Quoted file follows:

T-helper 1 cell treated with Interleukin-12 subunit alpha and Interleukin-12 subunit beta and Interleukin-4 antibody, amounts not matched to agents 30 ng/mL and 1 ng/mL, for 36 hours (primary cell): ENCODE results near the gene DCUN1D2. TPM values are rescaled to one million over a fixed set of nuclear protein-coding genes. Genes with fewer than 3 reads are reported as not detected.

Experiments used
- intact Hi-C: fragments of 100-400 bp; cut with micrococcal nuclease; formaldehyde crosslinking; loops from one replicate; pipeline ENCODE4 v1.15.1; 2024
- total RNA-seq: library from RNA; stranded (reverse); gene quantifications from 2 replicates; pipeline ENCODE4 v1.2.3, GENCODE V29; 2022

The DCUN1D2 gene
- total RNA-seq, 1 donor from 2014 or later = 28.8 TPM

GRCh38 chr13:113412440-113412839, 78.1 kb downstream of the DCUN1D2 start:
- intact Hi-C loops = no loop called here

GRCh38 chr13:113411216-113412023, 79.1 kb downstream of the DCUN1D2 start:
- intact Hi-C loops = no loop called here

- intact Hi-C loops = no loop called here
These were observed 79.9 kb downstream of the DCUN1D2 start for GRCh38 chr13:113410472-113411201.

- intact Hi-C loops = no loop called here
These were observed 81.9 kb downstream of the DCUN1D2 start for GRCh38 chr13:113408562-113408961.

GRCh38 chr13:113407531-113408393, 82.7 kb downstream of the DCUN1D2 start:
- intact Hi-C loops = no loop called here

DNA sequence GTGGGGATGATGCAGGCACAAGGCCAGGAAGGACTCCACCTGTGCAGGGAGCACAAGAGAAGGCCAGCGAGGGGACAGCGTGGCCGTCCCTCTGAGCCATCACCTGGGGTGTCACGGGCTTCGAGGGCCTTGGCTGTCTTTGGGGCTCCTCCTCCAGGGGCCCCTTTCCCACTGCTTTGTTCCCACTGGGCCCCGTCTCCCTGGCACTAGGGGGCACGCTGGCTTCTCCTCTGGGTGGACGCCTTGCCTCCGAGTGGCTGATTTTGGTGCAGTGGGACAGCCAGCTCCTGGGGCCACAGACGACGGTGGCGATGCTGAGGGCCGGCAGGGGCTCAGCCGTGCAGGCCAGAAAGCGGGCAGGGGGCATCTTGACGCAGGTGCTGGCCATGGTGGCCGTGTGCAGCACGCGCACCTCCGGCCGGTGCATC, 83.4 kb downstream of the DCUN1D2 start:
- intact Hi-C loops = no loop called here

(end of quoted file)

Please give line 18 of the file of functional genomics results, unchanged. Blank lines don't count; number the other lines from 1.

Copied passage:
- intact Hi-C loops = no loop called here